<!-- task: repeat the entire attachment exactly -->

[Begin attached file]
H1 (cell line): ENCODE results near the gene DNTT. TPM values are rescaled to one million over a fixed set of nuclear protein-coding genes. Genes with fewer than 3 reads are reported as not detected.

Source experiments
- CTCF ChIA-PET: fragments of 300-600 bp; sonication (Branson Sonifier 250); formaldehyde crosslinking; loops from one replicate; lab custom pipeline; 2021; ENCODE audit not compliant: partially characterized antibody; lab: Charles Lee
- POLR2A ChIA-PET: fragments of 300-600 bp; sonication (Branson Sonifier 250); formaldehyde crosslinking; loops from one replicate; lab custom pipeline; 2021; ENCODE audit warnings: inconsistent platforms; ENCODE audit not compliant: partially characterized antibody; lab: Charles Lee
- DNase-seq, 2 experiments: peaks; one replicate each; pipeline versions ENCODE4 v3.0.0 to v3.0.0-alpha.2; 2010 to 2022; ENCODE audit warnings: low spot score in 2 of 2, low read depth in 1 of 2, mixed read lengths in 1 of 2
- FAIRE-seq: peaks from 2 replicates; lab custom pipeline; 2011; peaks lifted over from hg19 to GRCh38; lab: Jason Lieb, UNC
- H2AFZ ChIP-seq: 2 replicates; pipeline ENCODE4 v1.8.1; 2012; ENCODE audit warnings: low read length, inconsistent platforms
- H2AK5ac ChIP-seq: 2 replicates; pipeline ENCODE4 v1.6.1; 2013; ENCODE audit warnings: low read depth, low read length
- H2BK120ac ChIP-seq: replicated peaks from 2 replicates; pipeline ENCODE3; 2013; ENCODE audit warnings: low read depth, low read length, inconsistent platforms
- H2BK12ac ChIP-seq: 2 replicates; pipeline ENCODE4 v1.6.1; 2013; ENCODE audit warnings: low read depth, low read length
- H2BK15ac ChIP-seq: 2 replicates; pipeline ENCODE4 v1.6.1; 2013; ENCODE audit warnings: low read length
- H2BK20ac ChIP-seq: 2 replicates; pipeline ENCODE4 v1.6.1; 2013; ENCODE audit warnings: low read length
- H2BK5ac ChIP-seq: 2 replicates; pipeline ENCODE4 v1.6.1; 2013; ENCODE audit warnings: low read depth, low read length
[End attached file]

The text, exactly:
H1 (cell line): ENCODE results near the gene DNTT. TPM values are rescaled to one million over a fixed set of nuclear protein-coding genes. Genes with fewer than 3 reads are reported as not detected.

Source experiments
- CTCF ChIA-PET: fragments of 300-600 bp; sonication (Branson Sonifier 250); formaldehyde crosslinking; loops from one replicate; lab custom pipeline; 2021; ENCODE audit not compliant: partially characterized antibody; lab: Charles Lee
- POLR2A ChIA-PET: fragments of 300-600 bp; sonication (Branson Sonifier 250); formaldehyde crosslinking; loops from one replicate; lab custom pipeline; 2021; ENCODE audit warnings: inconsistent platforms; ENCODE audit not compliant: partially characterized antibody; lab: Charles Lee
- DNase-seq, 2 experiments: peaks; one replicate each; pipeline versions ENCODE4 v3.0.0 to v3.0.0-alpha.2; 2010 to 2022; ENCODE audit warnings: low spot score in 2 of 2, low read depth in 1 of 2, mixed read lengths in 1 of 2
- FAIRE-seq: peaks from 2 replicates; lab custom pipeline; 2011; peaks lifted over from hg19 to GRCh38; lab: Jason Lieb, UNC
- H2AFZ ChIP-seq: 2 replicates; pipeline ENCODE4 v1.8.1; 2012; ENCODE audit warnings: low read length, inconsistent platforms
- H2AK5ac ChIP-seq: 2 replicates; pipeline ENCODE4 v1.6.1; 2013; ENCODE audit warnings: low read depth, low read length
- H2BK120ac ChIP-seq: replicated peaks from 2 replicates; pipeline ENCODE3; 2013; ENCODE audit warnings: low read depth, low read length, inconsistent platforms
- H2BK12ac ChIP-seq: 2 replicates; pipeline ENCODE4 v1.6.1; 2013; ENCODE audit warnings: low read depth, low read length
- H2BK15ac ChIP-seq: 2 replicates; pipeline ENCODE4 v1.6.1; 2013; ENCODE audit warnings: low read length
- H2BK20ac ChIP-seq: 2 replicates; pipeline ENCODE4 v1.6.1; 2013; ENCODE audit warnings: low read length
- H2BK5ac ChIP-seq: 2 replicates; pipeline ENCODE4 v1.6.1; 2013; ENCODE audit warnings: low read depth, low read length